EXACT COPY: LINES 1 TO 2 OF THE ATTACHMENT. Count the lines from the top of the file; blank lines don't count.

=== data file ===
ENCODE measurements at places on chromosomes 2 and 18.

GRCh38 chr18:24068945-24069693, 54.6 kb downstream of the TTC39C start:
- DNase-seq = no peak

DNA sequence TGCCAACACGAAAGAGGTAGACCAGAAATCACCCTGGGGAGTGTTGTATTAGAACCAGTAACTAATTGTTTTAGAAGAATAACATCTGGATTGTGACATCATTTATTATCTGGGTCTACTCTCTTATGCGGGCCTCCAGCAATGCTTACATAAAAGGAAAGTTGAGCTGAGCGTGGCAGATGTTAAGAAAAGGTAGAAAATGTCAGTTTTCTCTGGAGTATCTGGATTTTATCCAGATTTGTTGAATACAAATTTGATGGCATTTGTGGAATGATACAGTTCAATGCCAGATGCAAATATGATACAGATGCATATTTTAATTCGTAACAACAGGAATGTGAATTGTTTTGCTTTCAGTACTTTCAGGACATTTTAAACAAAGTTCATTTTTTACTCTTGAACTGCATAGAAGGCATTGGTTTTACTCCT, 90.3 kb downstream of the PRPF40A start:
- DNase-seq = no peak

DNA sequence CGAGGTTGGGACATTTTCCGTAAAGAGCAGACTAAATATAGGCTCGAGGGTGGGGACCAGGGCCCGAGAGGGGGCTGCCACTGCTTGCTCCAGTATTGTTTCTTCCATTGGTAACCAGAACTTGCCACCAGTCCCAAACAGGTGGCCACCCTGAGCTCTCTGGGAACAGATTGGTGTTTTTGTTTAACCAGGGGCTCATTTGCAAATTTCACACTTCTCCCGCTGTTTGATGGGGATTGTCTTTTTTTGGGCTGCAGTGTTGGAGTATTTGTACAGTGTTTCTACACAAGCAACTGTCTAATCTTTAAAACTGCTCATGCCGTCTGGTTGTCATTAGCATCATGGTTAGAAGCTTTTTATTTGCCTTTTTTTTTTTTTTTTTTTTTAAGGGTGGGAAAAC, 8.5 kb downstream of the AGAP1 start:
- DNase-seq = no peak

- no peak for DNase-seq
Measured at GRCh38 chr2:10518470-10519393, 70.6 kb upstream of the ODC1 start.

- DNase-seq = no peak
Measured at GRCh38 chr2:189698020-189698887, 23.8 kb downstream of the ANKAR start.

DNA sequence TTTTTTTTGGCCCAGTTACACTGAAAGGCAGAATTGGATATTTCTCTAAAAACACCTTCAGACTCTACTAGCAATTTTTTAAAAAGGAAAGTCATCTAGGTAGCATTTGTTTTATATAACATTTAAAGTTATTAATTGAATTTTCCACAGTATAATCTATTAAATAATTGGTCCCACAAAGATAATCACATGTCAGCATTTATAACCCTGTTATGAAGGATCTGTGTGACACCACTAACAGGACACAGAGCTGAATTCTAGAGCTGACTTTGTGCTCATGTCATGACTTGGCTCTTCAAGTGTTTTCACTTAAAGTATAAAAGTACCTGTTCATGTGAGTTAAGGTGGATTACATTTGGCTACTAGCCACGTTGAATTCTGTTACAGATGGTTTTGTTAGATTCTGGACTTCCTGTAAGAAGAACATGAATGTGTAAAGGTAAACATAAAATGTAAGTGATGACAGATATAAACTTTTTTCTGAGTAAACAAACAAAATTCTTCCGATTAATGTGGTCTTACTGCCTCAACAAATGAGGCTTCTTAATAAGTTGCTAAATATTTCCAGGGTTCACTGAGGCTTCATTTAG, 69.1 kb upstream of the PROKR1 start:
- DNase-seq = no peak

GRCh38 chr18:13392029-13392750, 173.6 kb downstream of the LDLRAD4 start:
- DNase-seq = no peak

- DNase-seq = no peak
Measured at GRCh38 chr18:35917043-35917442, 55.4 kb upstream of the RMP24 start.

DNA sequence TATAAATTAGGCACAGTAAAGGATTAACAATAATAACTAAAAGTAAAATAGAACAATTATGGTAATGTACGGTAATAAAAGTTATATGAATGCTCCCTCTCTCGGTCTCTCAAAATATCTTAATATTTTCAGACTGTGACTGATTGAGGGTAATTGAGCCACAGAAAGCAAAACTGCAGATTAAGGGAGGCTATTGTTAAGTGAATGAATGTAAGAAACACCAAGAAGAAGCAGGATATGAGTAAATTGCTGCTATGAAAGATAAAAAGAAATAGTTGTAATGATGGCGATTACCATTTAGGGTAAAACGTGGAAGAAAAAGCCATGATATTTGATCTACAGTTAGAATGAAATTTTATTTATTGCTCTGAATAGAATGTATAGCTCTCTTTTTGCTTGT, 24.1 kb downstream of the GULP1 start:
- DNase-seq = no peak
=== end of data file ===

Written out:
ENCODE measurements at places on chromosomes 2 and 18.

GRCh38 chr18:24068945-24069693, 54.6 kb downstream of the TTC39C start: